Medieval Chippenham

The Diplomatic Record

The later eleventh and twelfth centuries did not see substantial royal interest in Chippenham resumed. The town went unnoticed by the numerous chroniclers of the Anglo-Norman period, making it unlikely that it was ever the site of important political or military events, as it had been in the ninth century. A reference to ‘the King’s Old Hall’ in a grant to Badenstoke Priory (c.1200x1228), may nonetheless indicate that Anglo-Saxon royal buildings were still standing in Chippenham. It is difficult, however, to find reference to the town in the later eleventh or twelfth century. When the name Chippenham (usually ‘Chepeham’) does re-emerge into the documentary record in the Pipe Rolls of Henry II, it is at first in the context of entries referring to the royal forest, or to the Monks of Chippenham. Like his Anglo-Saxon predecessors, however, Henry II did use Chippenham as a source of royal largesse. Reginald de Pavilli, a member of Henry’s household who had travelled with him to Ireland was granted sixty Librates of land in Chippenham, for which he accounted ten pounds to the exchequer a year for the rest of the reign.

Henry II’s reign, however, for the first time provide us with the names of a few of the wealthier inhabitants of Chippenham. Pipe Roll 14 Henry II (1167-8) preserves a list of the men of Chippenham who contributed to the Aid for the wedding of Henry’s eldest Daughter, Matilda, to Duke Henry the Lion of Saxony:

Name Contribution
Edric de Rugedun 20 shillings
Roger de Durhierd 2 marks
Radulph de Dicherigga 3 marks
Aedolf de Durhirda 1 mark
Wulric de Rigelega 1 mark
Ailwin de Rigelega 1 mark
Richard de Haga ½ mark
Erneis ½ mark
William de Rigelega ½ mark
Richard fitz Berewin ½ mark


This is just a few years before the probable date of the composition of the Dialogue of the Exchequer, with its frank admission that the breakdown of distinctions between the Normans and English was making enforcement of the Murdrum fine impossible. Chippenham provides us here with a case study of that process in action – a mixture of French/Norman names like Roger, William and Richard alongside Anglo-Saxon names like Edric and Wulric, though with the latter taking ‘de’ toponymic surnames.

Commercial, Social and Physical Development

The records of the thirteenth and fourteenth centuries suggest a settlement of increasing complexity and commercial development. A charter of King John (1st April 1205) to Roger Torodvill granted him the right to hold a weekly market at Chippenham on Wednesdays and a fair for two days each year on the seventeenth and eighteenth of October. Walter de Godarville was granted similar privileges on July 1231. Henry III granted to Geoffrey Gascelin and his heirs an annual fair from 10th-12th June in 1267, and Edward II granted to Edward Gascelin a fair on 5th, 6th and 7th May in 1313, privileges which then supplemented a year later with a weekly Saturday market in gratitude for Gascelin’s service in Scotland. As is very often the case, the development of commerce seems to have been mirrored in the changing political status of the town. Eleventh century Chippenham had not been recognised as a borough, but from the early thirteenth century on, references to burgage properties in the town proliferate. It is called a borough repeatedly in the Veredictum of 1281, and from 1295, Chippenham was generally required to send two burgesses to Parliament (though with a break in the mid fourteenth century). Early members of Parliament were townsmen, though the late fourteenth century saw their replacement by men of greater property. Chippenham was taxed as a borough seven times between 1294 and 1336, and the records of fourteenth century taxation show that the town itself remained wealthy, as did the hundred. Indeed, it has been suggested that by 1377, Chippenham, which was second only to Salisbury in terms of portable wealth, may have been the most wealthy town per capita in Wiltshire.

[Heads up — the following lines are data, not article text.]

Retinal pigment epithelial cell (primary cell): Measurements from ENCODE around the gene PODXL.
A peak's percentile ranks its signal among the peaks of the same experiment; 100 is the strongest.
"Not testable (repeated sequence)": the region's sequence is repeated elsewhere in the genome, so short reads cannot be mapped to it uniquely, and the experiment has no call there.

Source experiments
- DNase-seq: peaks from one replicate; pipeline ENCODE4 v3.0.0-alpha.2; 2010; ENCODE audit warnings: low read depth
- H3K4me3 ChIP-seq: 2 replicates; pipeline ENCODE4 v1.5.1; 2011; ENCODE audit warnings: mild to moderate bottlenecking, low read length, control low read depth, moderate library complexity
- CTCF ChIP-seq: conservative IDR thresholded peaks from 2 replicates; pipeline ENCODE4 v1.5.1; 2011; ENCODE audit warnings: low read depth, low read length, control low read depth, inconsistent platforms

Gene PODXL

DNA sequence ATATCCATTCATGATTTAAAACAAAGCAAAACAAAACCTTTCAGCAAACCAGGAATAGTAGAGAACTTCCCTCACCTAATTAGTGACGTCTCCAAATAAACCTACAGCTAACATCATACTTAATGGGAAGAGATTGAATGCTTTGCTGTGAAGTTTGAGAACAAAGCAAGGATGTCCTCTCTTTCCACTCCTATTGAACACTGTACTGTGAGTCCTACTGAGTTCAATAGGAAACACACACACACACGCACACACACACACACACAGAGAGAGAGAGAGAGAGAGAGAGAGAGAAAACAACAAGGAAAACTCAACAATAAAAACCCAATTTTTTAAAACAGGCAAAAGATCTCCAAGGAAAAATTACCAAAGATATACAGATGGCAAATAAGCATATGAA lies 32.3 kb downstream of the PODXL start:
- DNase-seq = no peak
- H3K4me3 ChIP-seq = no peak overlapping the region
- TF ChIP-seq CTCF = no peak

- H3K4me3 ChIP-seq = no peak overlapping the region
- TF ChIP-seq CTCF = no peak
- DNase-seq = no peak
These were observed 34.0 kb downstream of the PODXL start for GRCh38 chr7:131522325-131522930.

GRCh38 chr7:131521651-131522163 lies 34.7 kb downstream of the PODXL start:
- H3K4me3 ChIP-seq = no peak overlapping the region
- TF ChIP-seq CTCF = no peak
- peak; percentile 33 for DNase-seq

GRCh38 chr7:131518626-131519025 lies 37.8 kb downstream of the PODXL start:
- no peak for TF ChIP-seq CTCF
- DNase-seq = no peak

Lordship and Dynastic Politics

In terms of local dynastic politics, the history of Chippenham in the high and late middle ages can essentially be divided into a Godarville/Gascelyn phase in the thirteenth and fourteenth centuries and a fifteenth century Hungerford phase. In the period after Domesday, the lands of the old royal manor of Chippenham were reorganised, split into the manors of Chippenham and Sheldon, Rowden, and Lowden. In July 1231, Henry III granted Chippenham and Sheldon to Sir Walter de Godarville (given in some sources as Cardevil or Cardevell), probably in recognition of his recent service against Llywellyn the Great in Wales. On his death in 1250, it passed to his daughter, Joan, who had married Sir Geoffrey Gascelyn. Geoffrey’s family continued to hold Chippenham. Edmund Gascelyn inherited the manor in 1287. Edmund Gascelyn the Younger succeeded in 1307. Eleanor Gascelyn (Edmund the younger’s wife) held Chippenham after her husband’s death in 1336, to be succeeded by their son Geoffrey, who seems, like many landowners of the mid fourteenth century to have struggled with the economic consequences of the Black Death and the consequent collapse of rents and soaring costs of labour. Geoffrey’s successor, his younger daughter Christina and her husband Edward Hales did continue to hold the manor for a short time, but after Edward’s death, Christina finally sold the manor to Sir Walter de Hungerford for £1,000. Chippenham retains, however, the use of the heraldry of the Gascelyn and Hussee families as the town coat of arms, which appears in many places in the modern town centre.